Profiling Oriini Kaipara


Oriini Ngawai Kaipara


Tūwharetoa, Ngāti Awa, Tūhoe



Star sign


Favourite kai


Favourite ice cream flavour

Cookies n Cream


Te Kaieke Tohorā

How long have you been involved in broadcasting and why?

Full-time since 2002. I knew this industry would suit me because it’s versatile. I’m a person who can’t just do one thing at a time. I’m a presenter, but I’m also a reporter and producer for Te Kaea.

How did you feel when you won the best female television presenter award at the Māori Media Awards 2008?

Elated, humbled and very honoured. To win my first award last year was surreal and overwhelming, but to win it this year for the second time in a row is truly amazing.

Who are your broadcasting idols?

Presenters – I’ve always admired and still do admire Tini Molyneux, Stacey Morrison and Carol Hirschfeld. Directors/Producers – Puhi Rangiaho (various Māori documentaries) and Michael Moore (Bowling for Columbine, Sicko, Fahrenheit 911). But at the moment my idol would have to be my colleague and boss, Wena Harawira.

What do you think the future of Māori broadcasting will be like?

I believe Māori Television is going to continue to be a world-class indigenous broadcaster, and will exceed many expectations. I believe Māori radio is going to receive the vital funding and resources it deserves to help sustain its future.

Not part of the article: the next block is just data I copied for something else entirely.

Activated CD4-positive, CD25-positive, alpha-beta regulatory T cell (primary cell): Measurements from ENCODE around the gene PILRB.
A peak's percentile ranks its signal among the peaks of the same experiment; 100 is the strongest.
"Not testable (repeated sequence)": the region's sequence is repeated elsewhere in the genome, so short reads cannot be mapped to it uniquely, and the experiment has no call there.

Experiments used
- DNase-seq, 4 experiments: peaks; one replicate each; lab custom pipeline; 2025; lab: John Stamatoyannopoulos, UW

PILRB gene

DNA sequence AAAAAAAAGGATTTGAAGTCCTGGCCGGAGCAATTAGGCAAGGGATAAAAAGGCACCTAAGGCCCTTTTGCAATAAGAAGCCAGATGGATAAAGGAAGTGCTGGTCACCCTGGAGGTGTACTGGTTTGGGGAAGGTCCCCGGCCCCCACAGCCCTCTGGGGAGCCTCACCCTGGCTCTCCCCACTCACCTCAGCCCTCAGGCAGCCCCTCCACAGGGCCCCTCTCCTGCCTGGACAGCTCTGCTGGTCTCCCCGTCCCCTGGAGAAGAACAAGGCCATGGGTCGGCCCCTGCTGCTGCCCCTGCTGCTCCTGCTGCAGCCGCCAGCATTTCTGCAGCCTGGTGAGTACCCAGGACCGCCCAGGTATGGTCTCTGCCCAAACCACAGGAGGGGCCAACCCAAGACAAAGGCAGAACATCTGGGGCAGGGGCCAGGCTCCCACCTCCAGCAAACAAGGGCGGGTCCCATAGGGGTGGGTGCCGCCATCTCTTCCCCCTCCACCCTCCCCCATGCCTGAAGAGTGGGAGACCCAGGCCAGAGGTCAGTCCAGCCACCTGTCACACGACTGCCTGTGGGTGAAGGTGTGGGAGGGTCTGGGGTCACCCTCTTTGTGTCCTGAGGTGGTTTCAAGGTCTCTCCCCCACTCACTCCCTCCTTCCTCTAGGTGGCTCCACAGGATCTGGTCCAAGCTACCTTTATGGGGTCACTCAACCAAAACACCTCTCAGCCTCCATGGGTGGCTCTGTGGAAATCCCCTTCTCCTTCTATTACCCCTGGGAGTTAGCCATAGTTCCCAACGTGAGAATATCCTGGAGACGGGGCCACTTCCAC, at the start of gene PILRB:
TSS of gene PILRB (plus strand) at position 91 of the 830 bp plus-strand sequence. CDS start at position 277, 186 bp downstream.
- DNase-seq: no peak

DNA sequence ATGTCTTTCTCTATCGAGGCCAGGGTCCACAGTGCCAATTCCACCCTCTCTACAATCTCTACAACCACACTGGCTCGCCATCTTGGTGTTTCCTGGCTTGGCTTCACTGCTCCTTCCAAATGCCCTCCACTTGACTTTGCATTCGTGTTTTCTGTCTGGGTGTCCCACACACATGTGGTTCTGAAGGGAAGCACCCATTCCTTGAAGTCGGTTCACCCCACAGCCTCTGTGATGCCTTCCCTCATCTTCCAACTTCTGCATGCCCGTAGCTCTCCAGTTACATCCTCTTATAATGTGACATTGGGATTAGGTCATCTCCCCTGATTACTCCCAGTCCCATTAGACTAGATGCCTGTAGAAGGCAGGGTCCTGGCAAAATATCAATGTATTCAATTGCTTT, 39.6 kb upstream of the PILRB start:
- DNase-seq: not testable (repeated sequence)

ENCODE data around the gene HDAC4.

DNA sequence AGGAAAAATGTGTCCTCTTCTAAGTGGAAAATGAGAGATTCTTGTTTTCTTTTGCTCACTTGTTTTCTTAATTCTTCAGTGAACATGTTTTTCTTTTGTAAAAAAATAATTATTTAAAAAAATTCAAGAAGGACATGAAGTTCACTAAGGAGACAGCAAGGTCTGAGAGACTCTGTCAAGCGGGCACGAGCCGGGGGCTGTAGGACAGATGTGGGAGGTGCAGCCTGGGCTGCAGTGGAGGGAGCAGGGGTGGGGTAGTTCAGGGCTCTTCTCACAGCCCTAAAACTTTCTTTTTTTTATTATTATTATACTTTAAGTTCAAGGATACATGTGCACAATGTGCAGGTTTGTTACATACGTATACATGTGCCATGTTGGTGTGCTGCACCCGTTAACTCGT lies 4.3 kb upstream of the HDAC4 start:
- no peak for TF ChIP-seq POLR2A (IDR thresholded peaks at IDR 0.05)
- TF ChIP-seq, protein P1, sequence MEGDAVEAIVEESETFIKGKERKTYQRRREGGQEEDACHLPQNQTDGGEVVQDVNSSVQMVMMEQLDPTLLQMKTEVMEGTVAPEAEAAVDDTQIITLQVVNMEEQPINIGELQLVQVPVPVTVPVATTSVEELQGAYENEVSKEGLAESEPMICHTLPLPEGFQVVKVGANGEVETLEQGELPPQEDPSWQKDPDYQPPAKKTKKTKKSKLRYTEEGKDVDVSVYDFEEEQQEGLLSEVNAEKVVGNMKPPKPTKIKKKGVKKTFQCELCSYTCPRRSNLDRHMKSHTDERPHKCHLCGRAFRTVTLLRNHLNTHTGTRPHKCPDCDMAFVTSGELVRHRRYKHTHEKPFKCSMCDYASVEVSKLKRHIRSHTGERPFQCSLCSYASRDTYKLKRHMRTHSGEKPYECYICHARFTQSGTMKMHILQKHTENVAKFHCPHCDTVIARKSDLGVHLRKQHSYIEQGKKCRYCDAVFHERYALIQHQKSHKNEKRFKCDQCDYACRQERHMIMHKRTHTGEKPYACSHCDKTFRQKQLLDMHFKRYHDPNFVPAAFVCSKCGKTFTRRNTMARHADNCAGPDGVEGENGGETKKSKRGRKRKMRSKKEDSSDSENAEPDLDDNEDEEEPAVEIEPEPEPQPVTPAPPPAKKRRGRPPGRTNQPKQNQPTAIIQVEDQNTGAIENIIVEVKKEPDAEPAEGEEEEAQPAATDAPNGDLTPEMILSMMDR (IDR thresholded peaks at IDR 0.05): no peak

I’m excited about the fact that the new generations of Māori broadcasters are going to come out of our kōhanga reo/kura kaupapa Māori, which means the survival and maintenance of our reo and tikanga will go on. There are a few of us already in the industry, but by the time the new generations come through, my ambition is to hand over the reins and for us oldies to take up the executive seats!

What are your hobbies AND/OR interests?

If I’m not at mahi I’m at home with my tamariki and my tane. My hobbies are reading, golf and learning (study). I’m getting back into kapa haka, and this year I’m going for a spot in Ngā Tūmanako, a team formed by and for the former students of Te Wharekura o Hoani Waititi.

They’re my whānau and I describe them as being the ones who can’t seem to, or never will, shake the “haka” bug – which is a fabulous thing.